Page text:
Quantcast
Get breaking news alerts via email

Click here to manage your alerts
Twin sisters, Ann Hunt, left, of Aldershot, England and Liz Hamel, of Albany, Oregon, both 78, reunite May 1, 2014 at the Fullerton Marriott for the first time since 1936, when they were they were separated at five-months-old in Aldershot, England. Their meeting was arranged by Dr. Nancy Segal of California State University, Fullerton, who is conducting a long-term study of twins. Segal describes them as the world's longest-separated twins. (AP Photo/Orange County Register, Leonard Ortiz) MANDATORY CREDIT, LEONARD ORTIZ, ORANGE COUNTY REGISTER.
Twin sisters reunite after 78 years apart
First Published May 04 2014 07:29 pm • Last Updated May 04 2014 07:29 pm

Fullerton, Calif. • It’s been 78 years since Ann Hunt and Elizabeth Hamel were last together — in their mother’s womb.

The twin sisters were reunited last week for the first time since birth in Fullerton, California, thanks to a nudge from their children and help from a psychology professor, the Orange County Register reported Sunday (http://bit.ly/1nbVonS).

Join the Discussion
Post a Comment

Hunt, who lives in England, was given up for adoption and only learned she had a twin when she began looking for her birth mother after her adopted mother died.

Hamel, who lives in Oregon, always knew she had a twin but says she never thought she would see her.

"How lovely to see you in the flesh," Hamel said, as she embraced her sister at a hotel in Fullerton.

The women were to spend the next day undergoing testing at the Twin Studies Center at California State University, Fullerton, with professor Nancy Segal, who researches twins who were raised apart to better understand the role of genes and environment in human development.

Both women were born in Aldershot, England, in 1936. Their mother, a domestic servant, decided to give up one of the girls after their birth father fled. Hamel said she kept her because she was born with curvature of the spine, which would have made it more difficult for her to be adopted.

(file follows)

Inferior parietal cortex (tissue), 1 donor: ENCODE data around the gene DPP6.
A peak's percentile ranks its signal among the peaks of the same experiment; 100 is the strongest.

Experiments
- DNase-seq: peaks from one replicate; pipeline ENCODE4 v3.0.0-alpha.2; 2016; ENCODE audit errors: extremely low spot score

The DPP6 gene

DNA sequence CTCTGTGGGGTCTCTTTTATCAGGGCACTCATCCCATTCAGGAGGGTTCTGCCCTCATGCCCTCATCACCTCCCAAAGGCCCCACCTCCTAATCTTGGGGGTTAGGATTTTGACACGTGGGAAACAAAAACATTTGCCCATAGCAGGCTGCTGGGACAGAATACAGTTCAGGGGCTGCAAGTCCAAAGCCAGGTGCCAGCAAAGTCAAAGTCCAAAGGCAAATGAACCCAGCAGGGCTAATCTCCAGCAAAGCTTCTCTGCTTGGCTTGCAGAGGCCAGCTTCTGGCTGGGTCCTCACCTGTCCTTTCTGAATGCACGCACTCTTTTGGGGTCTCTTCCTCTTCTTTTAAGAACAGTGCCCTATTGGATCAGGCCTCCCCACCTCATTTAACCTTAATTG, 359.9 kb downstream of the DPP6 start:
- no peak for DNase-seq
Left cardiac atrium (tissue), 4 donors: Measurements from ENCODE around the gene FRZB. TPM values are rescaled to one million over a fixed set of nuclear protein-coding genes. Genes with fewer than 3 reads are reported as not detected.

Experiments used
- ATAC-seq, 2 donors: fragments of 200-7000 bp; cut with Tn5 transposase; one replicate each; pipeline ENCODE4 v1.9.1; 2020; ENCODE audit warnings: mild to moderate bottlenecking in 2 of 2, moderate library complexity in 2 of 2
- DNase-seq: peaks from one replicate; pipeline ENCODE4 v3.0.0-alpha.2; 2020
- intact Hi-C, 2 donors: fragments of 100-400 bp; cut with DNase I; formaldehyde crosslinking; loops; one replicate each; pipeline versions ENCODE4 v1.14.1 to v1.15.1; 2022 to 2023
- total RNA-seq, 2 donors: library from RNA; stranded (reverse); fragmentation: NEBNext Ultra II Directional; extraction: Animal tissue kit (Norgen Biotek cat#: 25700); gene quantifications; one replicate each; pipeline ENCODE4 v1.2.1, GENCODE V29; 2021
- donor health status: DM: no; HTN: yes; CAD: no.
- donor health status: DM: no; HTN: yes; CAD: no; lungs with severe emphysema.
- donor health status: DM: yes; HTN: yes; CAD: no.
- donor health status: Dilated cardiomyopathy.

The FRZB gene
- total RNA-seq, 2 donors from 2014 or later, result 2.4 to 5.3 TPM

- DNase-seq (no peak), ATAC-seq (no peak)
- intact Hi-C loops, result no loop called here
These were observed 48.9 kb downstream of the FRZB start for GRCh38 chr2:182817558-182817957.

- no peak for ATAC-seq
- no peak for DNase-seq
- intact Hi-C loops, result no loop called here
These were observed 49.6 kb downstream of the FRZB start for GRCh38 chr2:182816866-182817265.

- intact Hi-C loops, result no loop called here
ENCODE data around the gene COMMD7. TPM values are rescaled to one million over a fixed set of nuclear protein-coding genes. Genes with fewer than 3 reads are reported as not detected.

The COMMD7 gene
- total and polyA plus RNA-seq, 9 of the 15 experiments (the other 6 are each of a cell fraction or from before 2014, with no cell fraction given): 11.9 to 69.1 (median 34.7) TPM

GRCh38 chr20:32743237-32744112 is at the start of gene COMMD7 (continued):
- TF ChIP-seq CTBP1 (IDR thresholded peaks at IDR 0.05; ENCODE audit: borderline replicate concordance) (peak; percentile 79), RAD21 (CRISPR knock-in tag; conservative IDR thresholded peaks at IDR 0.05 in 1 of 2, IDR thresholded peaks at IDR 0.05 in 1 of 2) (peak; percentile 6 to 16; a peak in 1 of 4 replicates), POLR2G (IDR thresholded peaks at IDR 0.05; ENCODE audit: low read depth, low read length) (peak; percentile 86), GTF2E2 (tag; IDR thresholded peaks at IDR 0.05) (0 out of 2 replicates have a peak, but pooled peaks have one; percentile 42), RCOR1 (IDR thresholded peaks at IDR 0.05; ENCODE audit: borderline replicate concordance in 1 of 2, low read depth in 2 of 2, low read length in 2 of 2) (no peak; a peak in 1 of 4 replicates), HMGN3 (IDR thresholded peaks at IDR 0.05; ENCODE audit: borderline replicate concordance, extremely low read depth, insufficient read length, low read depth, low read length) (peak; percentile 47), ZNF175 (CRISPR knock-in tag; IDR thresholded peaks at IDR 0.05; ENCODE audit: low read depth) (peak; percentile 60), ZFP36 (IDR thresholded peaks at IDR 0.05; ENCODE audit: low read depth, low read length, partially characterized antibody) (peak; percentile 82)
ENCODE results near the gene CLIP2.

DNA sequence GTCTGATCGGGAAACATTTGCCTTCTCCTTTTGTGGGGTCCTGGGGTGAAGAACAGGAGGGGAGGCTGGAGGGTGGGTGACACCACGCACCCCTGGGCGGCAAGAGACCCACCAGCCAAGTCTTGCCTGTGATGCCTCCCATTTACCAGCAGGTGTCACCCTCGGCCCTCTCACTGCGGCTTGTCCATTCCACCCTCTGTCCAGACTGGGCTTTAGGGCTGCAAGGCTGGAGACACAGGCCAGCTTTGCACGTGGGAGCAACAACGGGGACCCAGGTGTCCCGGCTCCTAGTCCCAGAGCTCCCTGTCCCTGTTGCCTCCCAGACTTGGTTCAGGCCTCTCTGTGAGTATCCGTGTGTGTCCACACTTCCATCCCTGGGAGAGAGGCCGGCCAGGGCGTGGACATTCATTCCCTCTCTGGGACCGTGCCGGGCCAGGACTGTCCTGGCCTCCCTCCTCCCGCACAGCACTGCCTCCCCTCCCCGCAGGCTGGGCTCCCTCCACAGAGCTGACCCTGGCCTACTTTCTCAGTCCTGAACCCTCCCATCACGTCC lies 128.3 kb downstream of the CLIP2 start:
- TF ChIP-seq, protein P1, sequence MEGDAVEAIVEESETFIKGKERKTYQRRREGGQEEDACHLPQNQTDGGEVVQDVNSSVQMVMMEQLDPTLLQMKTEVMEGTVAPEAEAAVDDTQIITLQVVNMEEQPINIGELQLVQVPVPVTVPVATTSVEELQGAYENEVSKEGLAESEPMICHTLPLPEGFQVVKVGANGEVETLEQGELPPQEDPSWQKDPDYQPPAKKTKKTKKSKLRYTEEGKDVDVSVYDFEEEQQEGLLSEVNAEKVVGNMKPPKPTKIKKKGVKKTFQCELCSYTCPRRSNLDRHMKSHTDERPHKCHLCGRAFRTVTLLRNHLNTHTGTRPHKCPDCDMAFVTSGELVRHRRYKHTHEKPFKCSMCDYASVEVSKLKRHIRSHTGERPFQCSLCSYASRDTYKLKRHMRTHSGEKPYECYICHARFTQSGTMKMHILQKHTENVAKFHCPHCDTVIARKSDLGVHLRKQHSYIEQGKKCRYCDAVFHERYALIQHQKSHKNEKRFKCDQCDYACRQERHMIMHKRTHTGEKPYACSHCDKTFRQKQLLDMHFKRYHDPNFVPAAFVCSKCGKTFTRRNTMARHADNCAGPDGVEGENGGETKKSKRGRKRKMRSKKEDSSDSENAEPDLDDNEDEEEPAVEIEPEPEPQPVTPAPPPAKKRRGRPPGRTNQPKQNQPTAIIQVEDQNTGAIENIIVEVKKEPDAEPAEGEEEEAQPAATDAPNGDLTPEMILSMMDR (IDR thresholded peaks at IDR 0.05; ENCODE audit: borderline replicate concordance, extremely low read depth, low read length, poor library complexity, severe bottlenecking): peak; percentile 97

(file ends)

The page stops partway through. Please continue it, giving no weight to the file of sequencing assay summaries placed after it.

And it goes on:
Hamel grew up an only child. She met her husband — a "Yank"— while stationed with the Women’s Royal Enlisted Navy in Malta, and eventually moved to the United States. The couple had two sons.

Hunt was adopted by a couple, and was also raised as an only child. She didn’t look for her birth mother until after her adopted mother died, and only learned a year ago she was a twin. Samantha Stacey, one of Hunt’s three daughters, tracked down Hamel and sent her a letter.

The two women were soon talking on the phone. Hamel’s son Quinton read one of Segal’s books about twins and contacted the professor, who arranged the reunion. After undergoing testing in Fullerton, the sisters, who are believed to be fraternal twins, and cousins plan to spend a week at Hamel’s home looking at old photos and learning more about each other.


story continues below
story continues below

"You wonder about someone and what they’re like and suddenly they’re here," Hamel said. "It’s a shock."

"It’s a shock and a joy," Hunt added.



Copyright 2014 The Salt Lake Tribune. All rights reserved. This material may not be published, broadcast, rewritten or redistributed.

Top Reader Comments Read All Comments Post a Comment
Click here to read all comments   Click here to post a comment


About Reader Comments


Reader comments on sltrib.com are the opinions of the writer, not The Salt Lake Tribune. We will delete comments containing obscenities, personal attacks and inappropriate or offensive remarks. Flagrant or repeat violators will be banned. If you see an objectionable comment, please alert us by clicking the arrow on the upper right side of the comment and selecting "Flag comment as inappropriate". If you've recently registered with Disqus or aren't seeing your comments immediately, you may need to verify your email address. To do so, visit disqus.com/account.
See more about comments here.
Staying Connected
Videos
Jobs
Contests and Promotions
  • Search Obituaries
  • Place an Obituary

  • Search Cars
  • Search Homes
  • Search Jobs
  • Search Marketplace
  • Search Legal Notices

  • Other Services
  • Advertise With Us
  • Subscribe to the Newspaper
  • Access your e-Edition
  • Frequently Asked Questions
  • Contact a newsroom staff member
  • Access the Trib Archives
  • Privacy Policy
  • Missing your paper? Need to place your paper on vacation hold? For this and any other subscription related needs, click here or call 801.204.6100.